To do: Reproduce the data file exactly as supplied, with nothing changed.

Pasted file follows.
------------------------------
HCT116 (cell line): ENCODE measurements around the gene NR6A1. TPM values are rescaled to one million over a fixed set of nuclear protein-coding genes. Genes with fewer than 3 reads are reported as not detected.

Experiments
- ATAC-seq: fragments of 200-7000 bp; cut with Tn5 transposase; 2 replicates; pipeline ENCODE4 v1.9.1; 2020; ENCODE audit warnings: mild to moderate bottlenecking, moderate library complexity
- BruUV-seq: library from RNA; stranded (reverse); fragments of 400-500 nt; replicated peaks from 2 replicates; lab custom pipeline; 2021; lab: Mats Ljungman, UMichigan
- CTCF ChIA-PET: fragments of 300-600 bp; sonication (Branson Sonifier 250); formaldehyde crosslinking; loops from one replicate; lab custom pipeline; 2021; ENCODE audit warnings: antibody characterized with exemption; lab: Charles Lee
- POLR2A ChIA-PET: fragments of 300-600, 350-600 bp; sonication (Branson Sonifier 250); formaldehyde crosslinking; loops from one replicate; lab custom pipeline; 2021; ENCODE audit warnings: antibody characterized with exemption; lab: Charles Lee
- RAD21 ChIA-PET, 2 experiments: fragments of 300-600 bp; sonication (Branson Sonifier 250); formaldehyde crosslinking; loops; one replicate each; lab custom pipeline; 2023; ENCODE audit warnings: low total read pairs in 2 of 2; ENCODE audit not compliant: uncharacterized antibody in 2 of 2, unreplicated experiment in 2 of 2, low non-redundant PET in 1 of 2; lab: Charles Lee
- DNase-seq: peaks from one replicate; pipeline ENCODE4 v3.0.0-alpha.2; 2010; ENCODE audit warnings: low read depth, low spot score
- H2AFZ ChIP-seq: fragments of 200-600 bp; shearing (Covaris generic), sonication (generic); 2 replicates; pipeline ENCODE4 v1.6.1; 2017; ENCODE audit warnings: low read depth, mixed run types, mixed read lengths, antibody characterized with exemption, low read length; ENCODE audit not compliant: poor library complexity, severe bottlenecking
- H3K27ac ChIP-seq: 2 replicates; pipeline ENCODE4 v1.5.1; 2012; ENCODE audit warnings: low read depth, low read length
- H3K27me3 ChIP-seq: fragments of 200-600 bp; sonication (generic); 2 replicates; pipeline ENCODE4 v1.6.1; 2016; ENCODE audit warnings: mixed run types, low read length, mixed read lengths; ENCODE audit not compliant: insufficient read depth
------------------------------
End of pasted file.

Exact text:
HCT116 (cell line): ENCODE measurements around the gene NR6A1. TPM values are rescaled to one million over a fixed set of nuclear protein-coding genes. Genes with fewer than 3 reads are reported as not detected.

Experiments
- ATAC-seq: fragments of 200-7000 bp; cut with Tn5 transposase; 2 replicates; pipeline ENCODE4 v1.9.1; 2020; ENCODE audit warnings: mild to moderate bottlenecking, moderate library complexity
- BruUV-seq: library from RNA; stranded (reverse); fragments of 400-500 nt; replicated peaks from 2 replicates; lab custom pipeline; 2021; lab: Mats Ljungman, UMichigan
- CTCF ChIA-PET: fragments of 300-600 bp; sonication (Branson Sonifier 250); formaldehyde crosslinking; loops from one replicate; lab custom pipeline; 2021; ENCODE audit warnings: antibody characterized with exemption; lab: Charles Lee
- POLR2A ChIA-PET: fragments of 300-600, 350-600 bp; sonication (Branson Sonifier 250); formaldehyde crosslinking; loops from one replicate; lab custom pipeline; 2021; ENCODE audit warnings: antibody characterized with exemption; lab: Charles Lee
- RAD21 ChIA-PET, 2 experiments: fragments of 300-600 bp; sonication (Branson Sonifier 250); formaldehyde crosslinking; loops; one replicate each; lab custom pipeline; 2023; ENCODE audit warnings: low total read pairs in 2 of 2; ENCODE audit not compliant: uncharacterized antibody in 2 of 2, unreplicated experiment in 2 of 2, low non-redundant PET in 1 of 2; lab: Charles Lee
- DNase-seq: peaks from one replicate; pipeline ENCODE4 v3.0.0-alpha.2; 2010; ENCODE audit warnings: low read depth, low spot score
- H2AFZ ChIP-seq: fragments of 200-600 bp; shearing (Covaris generic), sonication (generic); 2 replicates; pipeline ENCODE4 v1.6.1; 2017; ENCODE audit warnings: low read depth, mixed run types, mixed read lengths, antibody characterized with exemption, low read length; ENCODE audit not compliant: poor library complexity, severe bottlenecking
- H3K27ac ChIP-seq: 2 replicates; pipeline ENCODE4 v1.5.1; 2012; ENCODE audit warnings: low read depth, low read length
- H3K27me3 ChIP-seq: fragments of 200-600 bp; sonication (generic); 2 replicates; pipeline ENCODE4 v1.6.1; 2016; ENCODE audit warnings: mixed run types, low read length, mixed read lengths; ENCODE audit not compliant: insufficient read depth